Colocation offers companies a way to implement robust and scalable infrastructure without the up-front cost and ongoing commitment of implementing an in-house data center. It is used all over the world. That said, different areas will have different characteristics. With that in mind, here is a straightforward guide to colocation in Boston.
Boston is home to both the Massachusetts Institute of Technology and Harvard. These institutions are major contributors to the area’s economy. Both attract some of the top talent in the world, not just the USA or the state. This in turn attracts businesses who want to leverage that talent.
Although Boston is best known for its technology sector, its economy is actually very diverse. For example, it’s a major financial hub with many prominent banks and investment firms located there. It also has world-class hospitals and research institutions that make it a global leader in life sciences.
The city is, however, very definitely not just a corporate jungle. In fact, it has a thriving innovation ecosystem that has led many start-ups to make it their home. This means that Boston is often at the forefront of technological developments, particularly in the fields of cybersecurity, clean energy, and AI/robotics.
Regardless of where a business is thinking of implementing a colocation solution, they generally have three main considerations. These are cost-effectiveness, service and support options, and reliability. Here is how these three factors apply to colocation in Boston.
There are two alternatives to colocation. These are implementing an in-house data center and using the public cloud.
Implementing an in-house data center involves significant up-front expense, particularly in Boston which has extremely high real-estate costs. This means that most companies would need to be prepared to wait a long time just to break even on their investment.
Using the public cloud, by contrast, has limited to no up-front costs but can lead to high usage costs. It can also create difficulties for companies that need to comply with data-protection programs. Even if neither of these is an issue, using the public cloud often limits a company’s options for implementing customizations.
Using colocation gives companies the best of both options. It has the low barrier to entry of the public cloud but the flexibility and scalability of the public cloud.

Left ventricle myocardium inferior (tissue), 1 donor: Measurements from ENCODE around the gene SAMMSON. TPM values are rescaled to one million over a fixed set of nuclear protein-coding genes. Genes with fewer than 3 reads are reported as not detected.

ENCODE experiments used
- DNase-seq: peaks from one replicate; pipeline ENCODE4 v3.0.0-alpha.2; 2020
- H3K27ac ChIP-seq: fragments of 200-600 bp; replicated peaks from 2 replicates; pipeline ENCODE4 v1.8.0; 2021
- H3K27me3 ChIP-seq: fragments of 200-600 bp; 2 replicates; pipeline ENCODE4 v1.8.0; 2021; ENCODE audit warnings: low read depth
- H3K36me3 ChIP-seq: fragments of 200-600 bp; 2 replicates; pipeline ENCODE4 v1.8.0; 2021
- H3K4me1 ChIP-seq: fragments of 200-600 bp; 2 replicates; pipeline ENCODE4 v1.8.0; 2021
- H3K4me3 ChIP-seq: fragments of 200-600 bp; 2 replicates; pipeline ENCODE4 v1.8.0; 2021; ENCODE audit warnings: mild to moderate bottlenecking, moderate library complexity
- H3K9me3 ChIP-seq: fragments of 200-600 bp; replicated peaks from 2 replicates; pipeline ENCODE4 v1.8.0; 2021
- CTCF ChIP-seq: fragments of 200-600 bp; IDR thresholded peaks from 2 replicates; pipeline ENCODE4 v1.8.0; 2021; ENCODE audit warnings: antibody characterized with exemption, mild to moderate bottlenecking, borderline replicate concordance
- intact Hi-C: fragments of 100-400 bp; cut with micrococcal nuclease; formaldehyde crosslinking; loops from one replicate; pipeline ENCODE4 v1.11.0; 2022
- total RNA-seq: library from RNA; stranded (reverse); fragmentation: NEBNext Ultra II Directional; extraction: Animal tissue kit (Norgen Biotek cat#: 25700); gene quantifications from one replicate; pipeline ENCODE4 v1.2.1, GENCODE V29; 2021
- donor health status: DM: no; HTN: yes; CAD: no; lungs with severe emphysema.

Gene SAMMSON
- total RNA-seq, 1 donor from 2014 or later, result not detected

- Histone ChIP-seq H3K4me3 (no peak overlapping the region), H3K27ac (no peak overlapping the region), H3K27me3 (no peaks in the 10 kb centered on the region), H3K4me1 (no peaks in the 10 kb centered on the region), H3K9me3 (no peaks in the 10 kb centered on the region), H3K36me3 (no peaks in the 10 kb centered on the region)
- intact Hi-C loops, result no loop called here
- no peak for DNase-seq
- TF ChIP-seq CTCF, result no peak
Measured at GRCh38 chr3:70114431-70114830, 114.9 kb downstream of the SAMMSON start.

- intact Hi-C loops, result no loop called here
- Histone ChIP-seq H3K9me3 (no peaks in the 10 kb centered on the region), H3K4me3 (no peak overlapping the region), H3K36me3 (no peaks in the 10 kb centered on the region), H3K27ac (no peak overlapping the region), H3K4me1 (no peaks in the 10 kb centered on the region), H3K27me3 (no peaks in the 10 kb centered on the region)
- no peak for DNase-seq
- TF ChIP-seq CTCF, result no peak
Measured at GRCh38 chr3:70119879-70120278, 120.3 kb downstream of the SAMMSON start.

It’s probably fair to say that whatever your needs, wants and budget are, you’ll find something to suit you in Boston. The city has a massive range of IT services and IT service providers that can service clients of all sizes and across all sectors.
Furthermore, these service providers are likely to be at the forefront of data center design and management. For example, they’re likely to prioritize sustainability in their operations, particularly their energy usage. This means that they will use clean, renewable energy sources as much as possible and aim for the very highest levels of energy efficiency.
In terms of human threats, Boston is about as safe as any city can be. The challenge is its climate, particularly its winds. Boston is routinely subject to tornado warnings although, so far, it has escaped any serious hits.
Coastal winds, by contrast, are another matter. Boston also routinely deals with thunderstorms, particularly from May to September. This can bring heavy rain and large hail, both of which can do serious damage. The areas to the North, Northwest, and West of the city are especially vulnerable to climate events.
As in most places, the cost of real estate is a huge factor affecting colocation costs in Boston. As with other markets, different areas of Boston have different levels of desirability as locations for colocation facilities.
In Boston specifically, colocation facilities often compete on their level of proximity to key innovation clusters. These would typically be research institutions and technology hubs. Proximity to these centers can enhance network performance and reduce latency. It therefore fosters collaboration and facilitates seamless data exchange.
Colocation facilities also compete on their tier or level of resilience, particularly to climate events. This is not unique to Boston but is definitely highly relevant given the city’s climate.
Otherwise, the factors affecting colocation costs in Boston are largely the same as those affecting colocation costs in other areas. Essentially, the more you require, the more you should expect to pay.
The process of choosing a colocation service in Boston is essentially the same as the standard process of choosing any service provider in an area. Once the business’ requirements have been scoped vendors can be evaluated against them.
In Boston, companies can afford to be very precise about their needs, wants, and budget. In fact, it’s highly advisable for them to be as precise as possible. This can do a lot to narrow down potential options in a crowded and competitive market.
If you are looking for colocation services in Boston, DataBank is an excellent choice. DataBank has a state-of-the-art data center in Boston, which offers 7,760 square feet of raised floor space, and 0.5MW critical IT load. Learn more about DataBank’s Boston data centers.
Discover the DataBank Difference today:
Hybrid infrastructure solutions with boundless edge reach and a human touch.